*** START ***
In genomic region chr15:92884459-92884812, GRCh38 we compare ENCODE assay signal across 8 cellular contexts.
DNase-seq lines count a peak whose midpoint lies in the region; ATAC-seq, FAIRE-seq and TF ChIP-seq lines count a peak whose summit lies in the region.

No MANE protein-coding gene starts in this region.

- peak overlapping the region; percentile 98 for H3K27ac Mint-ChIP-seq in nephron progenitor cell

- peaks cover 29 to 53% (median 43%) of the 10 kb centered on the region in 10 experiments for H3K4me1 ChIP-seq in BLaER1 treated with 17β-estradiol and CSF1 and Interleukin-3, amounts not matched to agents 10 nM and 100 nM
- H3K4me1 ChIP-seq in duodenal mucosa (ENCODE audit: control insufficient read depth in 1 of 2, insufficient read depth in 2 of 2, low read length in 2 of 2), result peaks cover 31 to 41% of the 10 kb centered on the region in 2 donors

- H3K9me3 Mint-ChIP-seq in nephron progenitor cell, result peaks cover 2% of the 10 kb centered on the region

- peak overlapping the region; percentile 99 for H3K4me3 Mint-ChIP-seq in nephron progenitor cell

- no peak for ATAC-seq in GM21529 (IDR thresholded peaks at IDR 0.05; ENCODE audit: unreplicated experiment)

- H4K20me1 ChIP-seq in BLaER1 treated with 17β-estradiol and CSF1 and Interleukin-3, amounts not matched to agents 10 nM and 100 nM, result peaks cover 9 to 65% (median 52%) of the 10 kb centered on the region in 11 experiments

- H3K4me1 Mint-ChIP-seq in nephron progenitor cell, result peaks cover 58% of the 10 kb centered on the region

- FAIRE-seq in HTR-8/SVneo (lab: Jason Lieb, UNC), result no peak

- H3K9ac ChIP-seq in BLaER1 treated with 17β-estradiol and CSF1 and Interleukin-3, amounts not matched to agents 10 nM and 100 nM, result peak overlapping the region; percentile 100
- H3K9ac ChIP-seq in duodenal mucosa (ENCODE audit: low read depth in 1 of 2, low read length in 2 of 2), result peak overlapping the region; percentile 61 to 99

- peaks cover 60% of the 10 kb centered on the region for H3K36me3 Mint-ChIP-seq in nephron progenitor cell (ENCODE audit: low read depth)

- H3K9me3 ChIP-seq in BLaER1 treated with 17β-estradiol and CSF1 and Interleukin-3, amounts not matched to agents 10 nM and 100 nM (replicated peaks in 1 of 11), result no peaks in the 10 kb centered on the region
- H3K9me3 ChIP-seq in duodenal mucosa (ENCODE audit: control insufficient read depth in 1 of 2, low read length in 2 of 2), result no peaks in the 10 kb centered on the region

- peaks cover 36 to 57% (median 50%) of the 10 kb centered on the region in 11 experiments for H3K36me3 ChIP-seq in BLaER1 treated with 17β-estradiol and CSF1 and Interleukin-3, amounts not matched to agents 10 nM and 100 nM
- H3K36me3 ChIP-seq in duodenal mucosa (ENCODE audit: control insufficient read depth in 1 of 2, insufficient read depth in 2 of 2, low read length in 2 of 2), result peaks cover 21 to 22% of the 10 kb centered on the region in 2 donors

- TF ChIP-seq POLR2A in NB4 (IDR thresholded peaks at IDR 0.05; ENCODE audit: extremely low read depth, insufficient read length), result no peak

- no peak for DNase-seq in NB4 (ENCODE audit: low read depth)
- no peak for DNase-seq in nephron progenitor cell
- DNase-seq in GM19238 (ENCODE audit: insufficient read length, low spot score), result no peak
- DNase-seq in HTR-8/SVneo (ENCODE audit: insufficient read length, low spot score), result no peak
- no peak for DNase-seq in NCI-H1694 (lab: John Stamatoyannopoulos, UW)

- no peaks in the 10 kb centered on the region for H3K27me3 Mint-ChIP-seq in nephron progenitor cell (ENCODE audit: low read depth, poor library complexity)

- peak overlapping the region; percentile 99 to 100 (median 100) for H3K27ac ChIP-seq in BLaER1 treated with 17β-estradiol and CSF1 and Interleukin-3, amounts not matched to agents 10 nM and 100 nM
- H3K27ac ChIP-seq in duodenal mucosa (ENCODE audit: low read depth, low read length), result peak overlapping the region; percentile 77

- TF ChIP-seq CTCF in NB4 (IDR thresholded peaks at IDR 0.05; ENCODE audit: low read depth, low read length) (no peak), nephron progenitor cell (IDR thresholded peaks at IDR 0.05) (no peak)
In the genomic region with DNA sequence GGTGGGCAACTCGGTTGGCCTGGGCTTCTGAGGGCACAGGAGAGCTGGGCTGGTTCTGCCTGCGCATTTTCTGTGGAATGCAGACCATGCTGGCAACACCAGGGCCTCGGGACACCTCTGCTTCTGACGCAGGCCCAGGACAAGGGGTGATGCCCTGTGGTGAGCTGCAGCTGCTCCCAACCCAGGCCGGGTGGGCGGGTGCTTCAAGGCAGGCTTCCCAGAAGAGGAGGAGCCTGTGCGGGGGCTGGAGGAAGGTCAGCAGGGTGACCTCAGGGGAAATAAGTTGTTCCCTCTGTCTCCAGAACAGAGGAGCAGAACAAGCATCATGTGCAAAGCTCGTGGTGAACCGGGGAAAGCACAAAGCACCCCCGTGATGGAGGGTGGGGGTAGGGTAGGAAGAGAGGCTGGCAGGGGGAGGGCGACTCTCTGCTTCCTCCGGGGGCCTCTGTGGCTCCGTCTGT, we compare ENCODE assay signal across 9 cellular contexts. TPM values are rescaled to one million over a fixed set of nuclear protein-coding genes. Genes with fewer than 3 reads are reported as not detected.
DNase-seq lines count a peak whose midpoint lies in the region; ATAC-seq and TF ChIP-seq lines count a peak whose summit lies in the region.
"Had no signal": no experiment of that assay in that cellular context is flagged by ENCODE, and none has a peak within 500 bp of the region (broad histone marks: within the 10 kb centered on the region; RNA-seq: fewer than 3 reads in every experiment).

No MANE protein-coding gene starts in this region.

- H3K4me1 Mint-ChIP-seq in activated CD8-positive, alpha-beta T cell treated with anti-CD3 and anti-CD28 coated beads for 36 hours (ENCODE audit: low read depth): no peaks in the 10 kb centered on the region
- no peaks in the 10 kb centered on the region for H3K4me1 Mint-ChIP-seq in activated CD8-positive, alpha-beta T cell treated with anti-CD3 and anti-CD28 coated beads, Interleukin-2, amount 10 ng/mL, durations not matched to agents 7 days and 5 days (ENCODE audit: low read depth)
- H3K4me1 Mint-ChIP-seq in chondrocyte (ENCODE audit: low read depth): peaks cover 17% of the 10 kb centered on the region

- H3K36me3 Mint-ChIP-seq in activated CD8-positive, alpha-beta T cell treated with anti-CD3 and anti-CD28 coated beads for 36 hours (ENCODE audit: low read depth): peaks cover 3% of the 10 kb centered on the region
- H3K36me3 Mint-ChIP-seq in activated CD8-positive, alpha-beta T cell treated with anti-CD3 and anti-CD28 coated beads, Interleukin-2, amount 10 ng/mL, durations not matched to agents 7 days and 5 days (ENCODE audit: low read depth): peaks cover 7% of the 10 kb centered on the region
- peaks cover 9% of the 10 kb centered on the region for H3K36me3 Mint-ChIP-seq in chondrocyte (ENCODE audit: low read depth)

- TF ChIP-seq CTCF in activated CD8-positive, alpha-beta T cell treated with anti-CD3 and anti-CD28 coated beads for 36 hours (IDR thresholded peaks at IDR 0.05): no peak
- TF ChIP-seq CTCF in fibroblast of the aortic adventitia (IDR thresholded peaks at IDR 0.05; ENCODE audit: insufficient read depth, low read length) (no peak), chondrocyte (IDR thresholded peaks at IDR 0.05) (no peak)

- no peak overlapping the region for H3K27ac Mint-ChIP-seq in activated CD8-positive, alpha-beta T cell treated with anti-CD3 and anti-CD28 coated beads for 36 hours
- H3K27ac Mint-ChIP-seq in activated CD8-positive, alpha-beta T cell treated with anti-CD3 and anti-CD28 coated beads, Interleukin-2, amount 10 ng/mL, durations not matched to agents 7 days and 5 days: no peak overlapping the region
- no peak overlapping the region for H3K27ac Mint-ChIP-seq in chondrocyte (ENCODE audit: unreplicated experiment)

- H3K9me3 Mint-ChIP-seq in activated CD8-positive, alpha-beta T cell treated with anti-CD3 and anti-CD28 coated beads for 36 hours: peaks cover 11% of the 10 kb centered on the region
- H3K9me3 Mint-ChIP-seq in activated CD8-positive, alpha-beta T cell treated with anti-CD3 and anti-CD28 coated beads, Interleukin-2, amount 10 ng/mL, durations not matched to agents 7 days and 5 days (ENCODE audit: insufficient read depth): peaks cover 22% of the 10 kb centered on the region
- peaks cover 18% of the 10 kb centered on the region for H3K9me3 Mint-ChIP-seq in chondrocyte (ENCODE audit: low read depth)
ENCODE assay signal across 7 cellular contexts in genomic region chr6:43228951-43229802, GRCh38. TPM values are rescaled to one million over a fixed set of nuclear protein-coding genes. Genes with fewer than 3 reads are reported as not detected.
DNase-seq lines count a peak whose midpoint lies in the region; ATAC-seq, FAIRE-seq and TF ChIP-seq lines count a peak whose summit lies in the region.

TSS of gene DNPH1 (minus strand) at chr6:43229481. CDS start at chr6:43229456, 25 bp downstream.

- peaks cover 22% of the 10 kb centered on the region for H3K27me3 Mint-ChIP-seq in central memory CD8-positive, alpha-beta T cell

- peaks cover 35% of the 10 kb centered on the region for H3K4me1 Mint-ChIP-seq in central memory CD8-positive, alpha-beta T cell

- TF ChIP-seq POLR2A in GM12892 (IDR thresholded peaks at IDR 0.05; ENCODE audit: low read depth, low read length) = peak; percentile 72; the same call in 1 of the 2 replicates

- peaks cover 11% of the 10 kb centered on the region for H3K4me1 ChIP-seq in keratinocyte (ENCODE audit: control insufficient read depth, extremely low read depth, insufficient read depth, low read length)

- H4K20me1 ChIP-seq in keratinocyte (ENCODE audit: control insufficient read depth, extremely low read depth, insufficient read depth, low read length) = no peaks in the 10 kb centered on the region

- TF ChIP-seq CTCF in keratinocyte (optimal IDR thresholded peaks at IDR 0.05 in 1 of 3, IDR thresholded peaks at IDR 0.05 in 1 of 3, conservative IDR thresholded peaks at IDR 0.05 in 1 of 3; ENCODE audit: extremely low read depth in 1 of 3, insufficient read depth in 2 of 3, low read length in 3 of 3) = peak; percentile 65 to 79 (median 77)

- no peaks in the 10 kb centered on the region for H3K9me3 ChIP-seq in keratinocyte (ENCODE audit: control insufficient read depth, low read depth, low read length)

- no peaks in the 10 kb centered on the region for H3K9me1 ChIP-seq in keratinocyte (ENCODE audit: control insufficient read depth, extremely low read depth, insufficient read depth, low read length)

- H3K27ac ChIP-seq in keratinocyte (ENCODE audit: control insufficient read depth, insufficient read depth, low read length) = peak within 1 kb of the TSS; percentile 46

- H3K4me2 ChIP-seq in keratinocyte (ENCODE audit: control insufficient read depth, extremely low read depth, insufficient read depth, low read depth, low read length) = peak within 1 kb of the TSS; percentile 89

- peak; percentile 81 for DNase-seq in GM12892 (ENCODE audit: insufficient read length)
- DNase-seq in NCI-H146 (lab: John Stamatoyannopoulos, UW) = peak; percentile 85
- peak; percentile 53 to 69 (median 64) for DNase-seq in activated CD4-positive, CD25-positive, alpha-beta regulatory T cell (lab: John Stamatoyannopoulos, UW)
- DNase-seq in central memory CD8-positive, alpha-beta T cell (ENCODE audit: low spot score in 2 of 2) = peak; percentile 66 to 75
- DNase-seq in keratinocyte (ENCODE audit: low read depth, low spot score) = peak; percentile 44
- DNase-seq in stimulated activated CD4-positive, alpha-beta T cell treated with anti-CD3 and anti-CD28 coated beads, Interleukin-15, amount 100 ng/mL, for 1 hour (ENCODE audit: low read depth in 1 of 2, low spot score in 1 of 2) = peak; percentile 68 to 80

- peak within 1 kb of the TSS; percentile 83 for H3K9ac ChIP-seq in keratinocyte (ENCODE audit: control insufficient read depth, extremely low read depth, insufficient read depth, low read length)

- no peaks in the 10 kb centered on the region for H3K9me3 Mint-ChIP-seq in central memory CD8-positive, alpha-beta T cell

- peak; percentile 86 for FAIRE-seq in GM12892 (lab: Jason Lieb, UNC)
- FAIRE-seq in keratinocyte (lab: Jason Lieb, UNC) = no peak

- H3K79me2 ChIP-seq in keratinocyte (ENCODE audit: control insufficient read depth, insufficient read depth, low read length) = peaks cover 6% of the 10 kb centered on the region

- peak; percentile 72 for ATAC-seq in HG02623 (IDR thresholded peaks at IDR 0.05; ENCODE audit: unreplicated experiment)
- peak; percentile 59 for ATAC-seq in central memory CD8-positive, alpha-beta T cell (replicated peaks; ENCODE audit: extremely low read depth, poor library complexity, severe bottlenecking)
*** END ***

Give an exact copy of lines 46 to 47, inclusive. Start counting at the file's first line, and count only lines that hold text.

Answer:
- H3K9me3 Mint-ChIP-seq in activated CD8-positive, alpha-beta T cell treated with anti-CD3 and anti-CD28 coated beads, Interleukin-2, amount 10 ng/mL, durations not matched to agents 7 days and 5 days (ENCODE audit: insufficient read depth): peaks cover 22% of the 10 kb centered on the region
- peaks cover 18% of the 10 kb centered on the region for H3K9me3 Mint-ChIP-seq in chondrocyte (ENCODE audit: low read depth)